Directed by Roland Emmerich | Written by Emmerich, Harald Kloser, and Spenser Cohen | 130 min | ▲▲△△△ | Amazon Prime
Love him or hate him, German-born filmmaker Roland Emmerich is the undisputed king of the Disaster Movie, the genre loved by the public and largely spat upon by critics. Independence Day is the one most would point to as his greatest achievement, but not me — I’ve always thought it was mediocre. At least it had impressive Blowing Up The White House effects with which the studio could fill up a trailer. Emmerich is also responsible for Godzilla (1998), The Day After Tomorrow and 2012.
This new picture lands with a rep that precedes it — a weak Rotten Tomatoes score and the awkward fact this big-budget science fiction movie didn’t even open in theatres in Canada. Now we get a chance to see it at home on Amazon, which might be a blessing. You can stop it to howl with laughter and not interrupt the outrageous and terrible dialogue.
Here’s the thing: While it is bad in about a dozen ways — including the previously mentioned script we get a bunch of god-awful green screen and fake-looking exteriors, ridiculous psuedo-science and tiresome daddy issues — it’s also a largely self-aware kind of bad. It plays big and soapy, but Moonfall is also occasionally and intentionally hilarious (when it’s not being unintentionally hilarious).
The crux of the plot is that the moon is falling — true to the title — because it’s a megastructure, invented and controlled by some extraterrestrial intelligence. Yup.
Disgraced astronaut Harper (Patrick Wilson) gets caught up in the chaos following the announcement of the moonfall, which was predicted by noted conspiracy theorist KC (John Bradley, recently Sam of Game of Thrones). Together with current NASA astronaut Fowler (Halle Berry) they pull a couple Space Shuttles out of mothballs in order to head up there and figure out how to stop the moon!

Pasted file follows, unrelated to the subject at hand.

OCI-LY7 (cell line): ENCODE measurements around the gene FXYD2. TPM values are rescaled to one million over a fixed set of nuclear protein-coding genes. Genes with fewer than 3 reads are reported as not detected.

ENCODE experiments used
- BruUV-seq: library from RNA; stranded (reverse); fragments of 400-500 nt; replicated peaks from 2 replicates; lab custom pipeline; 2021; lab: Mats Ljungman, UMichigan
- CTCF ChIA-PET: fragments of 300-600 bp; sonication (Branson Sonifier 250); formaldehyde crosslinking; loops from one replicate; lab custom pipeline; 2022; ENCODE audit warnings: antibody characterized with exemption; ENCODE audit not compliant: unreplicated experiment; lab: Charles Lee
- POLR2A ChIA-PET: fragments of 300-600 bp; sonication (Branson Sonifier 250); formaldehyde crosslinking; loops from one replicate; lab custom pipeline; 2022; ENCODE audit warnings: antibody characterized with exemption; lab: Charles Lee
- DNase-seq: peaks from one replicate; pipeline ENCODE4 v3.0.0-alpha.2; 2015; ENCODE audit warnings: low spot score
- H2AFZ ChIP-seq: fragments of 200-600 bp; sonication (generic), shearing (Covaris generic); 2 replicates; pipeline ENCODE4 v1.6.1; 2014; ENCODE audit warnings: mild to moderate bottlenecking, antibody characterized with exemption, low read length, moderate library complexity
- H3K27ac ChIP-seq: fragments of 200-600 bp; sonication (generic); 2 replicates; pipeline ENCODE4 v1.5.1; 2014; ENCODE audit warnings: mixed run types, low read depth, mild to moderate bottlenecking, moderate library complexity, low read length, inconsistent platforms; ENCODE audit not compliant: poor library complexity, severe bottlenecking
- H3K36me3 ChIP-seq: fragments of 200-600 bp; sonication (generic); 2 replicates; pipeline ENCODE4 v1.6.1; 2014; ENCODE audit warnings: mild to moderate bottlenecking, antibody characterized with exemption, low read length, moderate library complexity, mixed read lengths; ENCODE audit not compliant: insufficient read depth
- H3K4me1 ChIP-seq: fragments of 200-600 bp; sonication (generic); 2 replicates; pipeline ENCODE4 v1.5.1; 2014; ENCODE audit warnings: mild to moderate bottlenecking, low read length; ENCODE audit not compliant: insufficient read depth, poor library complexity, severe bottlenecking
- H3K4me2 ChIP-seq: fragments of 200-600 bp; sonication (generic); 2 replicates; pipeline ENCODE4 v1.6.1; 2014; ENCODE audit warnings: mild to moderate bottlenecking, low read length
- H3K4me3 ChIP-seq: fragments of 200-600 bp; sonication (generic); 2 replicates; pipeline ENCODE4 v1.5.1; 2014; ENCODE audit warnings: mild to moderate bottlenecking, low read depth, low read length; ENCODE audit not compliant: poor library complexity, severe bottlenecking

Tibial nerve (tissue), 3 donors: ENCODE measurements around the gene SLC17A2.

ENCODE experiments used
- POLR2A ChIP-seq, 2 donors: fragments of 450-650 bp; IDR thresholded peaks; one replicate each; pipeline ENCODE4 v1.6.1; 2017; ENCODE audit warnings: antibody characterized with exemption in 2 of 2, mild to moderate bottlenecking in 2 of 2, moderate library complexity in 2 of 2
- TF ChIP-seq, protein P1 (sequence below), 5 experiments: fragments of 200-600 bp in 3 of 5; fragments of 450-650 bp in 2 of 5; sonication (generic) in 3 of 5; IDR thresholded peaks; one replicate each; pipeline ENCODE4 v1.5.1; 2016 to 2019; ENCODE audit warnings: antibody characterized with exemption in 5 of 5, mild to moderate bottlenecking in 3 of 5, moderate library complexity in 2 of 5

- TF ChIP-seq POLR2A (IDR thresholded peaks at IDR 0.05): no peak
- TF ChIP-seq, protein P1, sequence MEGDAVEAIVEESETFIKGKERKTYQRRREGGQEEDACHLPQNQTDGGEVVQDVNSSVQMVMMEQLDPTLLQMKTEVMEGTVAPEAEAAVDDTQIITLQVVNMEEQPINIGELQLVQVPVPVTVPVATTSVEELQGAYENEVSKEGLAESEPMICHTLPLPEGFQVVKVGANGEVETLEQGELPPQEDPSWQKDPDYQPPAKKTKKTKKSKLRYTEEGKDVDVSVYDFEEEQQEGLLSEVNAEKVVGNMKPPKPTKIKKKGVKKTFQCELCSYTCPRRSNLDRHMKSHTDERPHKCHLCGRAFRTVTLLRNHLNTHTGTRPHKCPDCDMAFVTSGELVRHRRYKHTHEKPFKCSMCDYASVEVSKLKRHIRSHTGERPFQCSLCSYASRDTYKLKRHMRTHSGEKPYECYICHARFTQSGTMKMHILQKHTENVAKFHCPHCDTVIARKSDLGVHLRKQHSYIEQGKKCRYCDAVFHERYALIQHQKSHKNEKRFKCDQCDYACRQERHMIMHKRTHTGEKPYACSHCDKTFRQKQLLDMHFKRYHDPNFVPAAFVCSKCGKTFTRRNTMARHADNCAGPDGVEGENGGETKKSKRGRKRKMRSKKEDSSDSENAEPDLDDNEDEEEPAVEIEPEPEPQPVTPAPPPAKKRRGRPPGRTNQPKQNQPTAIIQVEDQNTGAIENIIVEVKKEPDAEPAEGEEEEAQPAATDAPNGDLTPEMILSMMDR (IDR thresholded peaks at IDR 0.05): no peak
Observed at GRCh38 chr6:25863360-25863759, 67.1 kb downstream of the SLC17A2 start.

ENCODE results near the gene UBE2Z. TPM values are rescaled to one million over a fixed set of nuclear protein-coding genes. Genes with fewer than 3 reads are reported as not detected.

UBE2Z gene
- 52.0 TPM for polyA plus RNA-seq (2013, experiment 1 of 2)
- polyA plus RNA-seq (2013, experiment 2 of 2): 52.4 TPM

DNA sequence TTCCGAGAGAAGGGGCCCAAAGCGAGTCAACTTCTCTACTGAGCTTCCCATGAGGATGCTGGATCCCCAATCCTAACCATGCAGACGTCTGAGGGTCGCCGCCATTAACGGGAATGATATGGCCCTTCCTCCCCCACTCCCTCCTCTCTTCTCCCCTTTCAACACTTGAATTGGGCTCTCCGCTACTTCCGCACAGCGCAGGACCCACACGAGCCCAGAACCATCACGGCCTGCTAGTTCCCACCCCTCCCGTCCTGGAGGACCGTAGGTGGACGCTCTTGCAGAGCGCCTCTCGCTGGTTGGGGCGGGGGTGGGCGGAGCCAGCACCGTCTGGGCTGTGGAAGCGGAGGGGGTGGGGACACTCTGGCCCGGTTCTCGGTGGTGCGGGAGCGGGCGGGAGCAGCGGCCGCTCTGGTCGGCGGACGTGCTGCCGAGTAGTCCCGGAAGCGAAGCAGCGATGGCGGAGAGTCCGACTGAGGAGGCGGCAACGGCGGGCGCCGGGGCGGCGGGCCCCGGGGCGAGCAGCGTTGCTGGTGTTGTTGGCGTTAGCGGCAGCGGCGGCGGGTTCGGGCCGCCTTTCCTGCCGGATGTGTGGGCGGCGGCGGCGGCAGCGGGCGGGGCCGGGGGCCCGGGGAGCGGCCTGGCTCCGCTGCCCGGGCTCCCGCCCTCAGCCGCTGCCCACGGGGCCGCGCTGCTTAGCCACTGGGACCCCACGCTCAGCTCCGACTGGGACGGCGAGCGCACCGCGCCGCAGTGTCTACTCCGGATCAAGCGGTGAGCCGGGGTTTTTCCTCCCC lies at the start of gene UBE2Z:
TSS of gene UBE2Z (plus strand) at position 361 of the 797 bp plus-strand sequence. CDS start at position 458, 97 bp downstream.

Yeah, it’s so dumb, but I have to think if you enjoyed, say, Godzilla vs Kong, there’s nothing dumber here than you got there. Fewer giant radioactive lizards and more dodgy CGI, but otherwise similarly, wildly implausible fantasy.
And this one includes a line of dialogue that might be the most unlikely thing ever spoken with a straight face in a movie, “Sonny, the moon is going to help us!”
We also get supporting parts from Michael Peña, Charlie Plummer, and even Donald Sutherland, who shows up for a scene to rattle off some nonsense and then vanish.
So, sure, it’s bad — about as bad as Independence Day, but a lot less jingoistic. The worst thing I’ll say about Moonfall is it’s way too long — after about an hour and 45, I really started to wonder if we all are actually doomed. But Moonfall will end, just not before it sets up a sequel — Moonfall 2: Lunatic Boogaloo.